Assurance despite any temporary travail or circumstance comes through knowing God. The psalmist doesn’t speak from book knowledge here, he writes from the heart of one who has searched both his personal history and that of the people of Israel, knowing the peaks and valleys. Knowledge brings level to these ups and downs. Knowledge reminds us that time belongs to God and that the contours may only soften over time. Knowledge reminds us that we can still be joyful in this truth.
Grace and peace to you.
O you who hear prayer, to you all men will come. (vv 1-2)
When we reach the 65th psalm, the psalter takes a sudden turn to effusive praise and leaves behind the psalms of lament temporarily. God has been praised by the psalmist over and over without hesitation thus far, despite the threatening clouds that seemed to shadow each entry in the book. Here there is no lament; it is either cured or forgotten in favor of pure praise for the goodness of God toward those who love him.
When we were overwhelmed by sins, you forgave our transgressions.
Blessed are those you choose and bring near to live in your courts! (vv 3-4)
Though we should worship God simply because He is who He is, we most often associate our relationship to Him via his remarkable grace toward us sinners. We who were separated from Him by the chasm of our unholiness are given the opportunity to rejoin the community of belief through His grace. Washing us clean, God provides the way for us to move closer and kneel in the courts of praise.
Our response to the grace we are extended is praise for His righteous acts:
You answer us with awesome deeds of righteousness, O God our Savior, the hope of all the ends of the earth and of the farthest seas,
who formed the mountains by your power, having armed yourself with strength, who stilled the roaring of the seas,
the roaring of their waves, and the turmoil of the nations.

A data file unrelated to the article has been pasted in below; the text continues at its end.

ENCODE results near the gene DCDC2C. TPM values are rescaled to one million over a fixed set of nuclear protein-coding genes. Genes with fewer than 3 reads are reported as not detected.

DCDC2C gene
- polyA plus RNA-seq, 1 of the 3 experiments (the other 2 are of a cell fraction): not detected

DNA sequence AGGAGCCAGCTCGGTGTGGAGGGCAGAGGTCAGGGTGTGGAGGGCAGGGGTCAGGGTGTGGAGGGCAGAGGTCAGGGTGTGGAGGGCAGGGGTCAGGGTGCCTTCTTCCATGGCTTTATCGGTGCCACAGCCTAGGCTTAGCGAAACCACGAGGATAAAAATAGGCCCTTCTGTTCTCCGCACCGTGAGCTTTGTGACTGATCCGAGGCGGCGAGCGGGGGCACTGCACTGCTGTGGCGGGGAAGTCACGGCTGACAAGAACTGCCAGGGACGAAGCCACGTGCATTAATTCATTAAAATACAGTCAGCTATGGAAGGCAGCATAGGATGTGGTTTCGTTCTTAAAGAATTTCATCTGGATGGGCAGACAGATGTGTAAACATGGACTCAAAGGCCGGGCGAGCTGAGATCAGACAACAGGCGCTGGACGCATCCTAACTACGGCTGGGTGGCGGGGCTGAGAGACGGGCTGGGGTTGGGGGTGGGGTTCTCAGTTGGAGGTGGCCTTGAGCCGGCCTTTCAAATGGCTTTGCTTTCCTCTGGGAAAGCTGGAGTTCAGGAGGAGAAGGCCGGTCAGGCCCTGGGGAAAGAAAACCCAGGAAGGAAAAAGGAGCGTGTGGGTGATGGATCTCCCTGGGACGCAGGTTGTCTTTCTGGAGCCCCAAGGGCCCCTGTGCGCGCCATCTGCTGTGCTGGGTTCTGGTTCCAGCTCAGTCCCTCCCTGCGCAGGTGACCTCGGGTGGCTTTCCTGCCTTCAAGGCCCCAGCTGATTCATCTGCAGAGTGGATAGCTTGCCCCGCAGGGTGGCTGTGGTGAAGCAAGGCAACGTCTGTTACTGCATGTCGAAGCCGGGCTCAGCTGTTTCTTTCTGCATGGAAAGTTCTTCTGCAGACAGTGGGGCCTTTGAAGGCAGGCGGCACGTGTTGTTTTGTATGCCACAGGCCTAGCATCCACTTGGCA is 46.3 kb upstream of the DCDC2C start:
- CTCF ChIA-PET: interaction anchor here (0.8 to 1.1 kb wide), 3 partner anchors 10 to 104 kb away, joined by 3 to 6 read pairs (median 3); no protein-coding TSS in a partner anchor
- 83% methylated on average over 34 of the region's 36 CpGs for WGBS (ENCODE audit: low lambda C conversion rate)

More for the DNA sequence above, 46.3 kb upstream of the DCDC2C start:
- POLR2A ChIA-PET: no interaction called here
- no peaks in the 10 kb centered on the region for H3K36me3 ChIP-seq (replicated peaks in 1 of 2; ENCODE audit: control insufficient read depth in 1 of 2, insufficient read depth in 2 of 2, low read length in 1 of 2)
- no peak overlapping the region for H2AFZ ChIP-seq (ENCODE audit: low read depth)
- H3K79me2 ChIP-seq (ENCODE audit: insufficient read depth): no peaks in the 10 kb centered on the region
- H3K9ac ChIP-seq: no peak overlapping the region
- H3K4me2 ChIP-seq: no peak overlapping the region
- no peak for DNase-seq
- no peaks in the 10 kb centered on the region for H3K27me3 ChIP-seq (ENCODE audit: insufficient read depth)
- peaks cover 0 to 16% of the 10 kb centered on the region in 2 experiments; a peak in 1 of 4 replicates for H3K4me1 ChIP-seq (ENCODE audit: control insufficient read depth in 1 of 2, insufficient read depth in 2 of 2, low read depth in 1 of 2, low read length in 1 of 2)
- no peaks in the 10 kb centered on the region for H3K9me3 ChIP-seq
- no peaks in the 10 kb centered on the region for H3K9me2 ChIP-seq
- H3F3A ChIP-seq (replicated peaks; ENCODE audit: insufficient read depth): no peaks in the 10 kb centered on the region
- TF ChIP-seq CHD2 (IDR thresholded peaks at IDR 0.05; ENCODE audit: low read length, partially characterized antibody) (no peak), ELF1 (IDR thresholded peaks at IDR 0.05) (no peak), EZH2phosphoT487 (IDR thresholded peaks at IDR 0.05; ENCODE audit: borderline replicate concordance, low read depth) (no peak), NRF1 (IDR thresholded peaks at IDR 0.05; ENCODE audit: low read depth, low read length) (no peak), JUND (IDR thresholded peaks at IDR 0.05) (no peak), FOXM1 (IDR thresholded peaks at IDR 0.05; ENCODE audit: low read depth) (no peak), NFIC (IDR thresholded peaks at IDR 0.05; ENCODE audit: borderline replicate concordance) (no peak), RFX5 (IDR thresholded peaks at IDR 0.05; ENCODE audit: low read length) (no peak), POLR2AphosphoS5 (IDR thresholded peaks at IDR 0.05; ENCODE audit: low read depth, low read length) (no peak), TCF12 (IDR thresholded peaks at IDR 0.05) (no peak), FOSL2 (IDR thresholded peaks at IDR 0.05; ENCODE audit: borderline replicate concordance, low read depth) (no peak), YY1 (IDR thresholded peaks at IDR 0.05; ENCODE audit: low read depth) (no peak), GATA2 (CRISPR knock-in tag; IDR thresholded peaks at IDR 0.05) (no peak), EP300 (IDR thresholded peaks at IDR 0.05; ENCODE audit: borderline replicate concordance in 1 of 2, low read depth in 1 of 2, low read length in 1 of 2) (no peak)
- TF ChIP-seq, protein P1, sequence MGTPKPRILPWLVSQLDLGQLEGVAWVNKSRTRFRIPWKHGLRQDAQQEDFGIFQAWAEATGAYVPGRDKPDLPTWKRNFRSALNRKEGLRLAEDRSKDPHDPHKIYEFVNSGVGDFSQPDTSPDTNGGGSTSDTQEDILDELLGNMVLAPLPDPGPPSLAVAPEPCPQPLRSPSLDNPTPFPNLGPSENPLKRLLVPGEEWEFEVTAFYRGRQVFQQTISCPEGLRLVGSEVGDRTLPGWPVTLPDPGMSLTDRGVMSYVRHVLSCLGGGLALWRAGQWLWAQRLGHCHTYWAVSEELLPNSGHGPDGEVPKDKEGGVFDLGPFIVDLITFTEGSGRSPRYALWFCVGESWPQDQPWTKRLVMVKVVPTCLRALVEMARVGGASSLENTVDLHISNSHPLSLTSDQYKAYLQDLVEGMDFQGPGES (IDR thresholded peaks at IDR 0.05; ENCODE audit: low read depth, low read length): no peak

Those living far away fear your wonders; where morning dawns and evening fades you call forth songs of joy. (vv 5-8)
Our Father is not content to merely forgive us for our transgressions, he installs us in paradise in a lesser, but still overwhelming, expression of His love for us:
You care for the land and water it; you enrich it abundantly.
The streams of God are filled with water to provide the people with grain, for so you have ordained it. (v 9)
Look around you, find a reason and praise Him today.
Consider this, you who forget God, or I will tear you to pieces, with none to rescue:
He who sacrifices thank offerings honors me, and he prepares the way so that I may show him the salvation of God. (vv 22-23)
We read this psalm as a bracing splash of cold water in the midst of our self-centered religious practice. The modern Church gives us countless opportunities to think that it exists for us and by us. As God speaks directly to the assembled worshippers, He not so gently reminds us that this is not the case. It is all about Him and in these verses He calls His people to account.
Hear, O my people, and I will speak, O Israel, and I will testify against you: I am God your God.
I do not rebuke you for your sacrifices or your burnt offerings, which are ever before me.
I have no need of a bull from your stall or of goats from your pens, for every animal of the forest is mine, and the cattle on a thousand hills.
I know every bird in the mountains, and the creatures of the field are mine.
If I were hungry I would not tell you, for the world is mine, and all that is in it.
Do I eat the flesh of bulls or drink the blood of goats?
Sacrifice thank offerings to God, fulfill your vows to the Most High, and call upon me in the day of trouble; I will deliver you, and you will honor me. (vv 7-15)
God needs nothing from us. We need everything from Him. Give Him alone the glory.
Image by Lawrence OP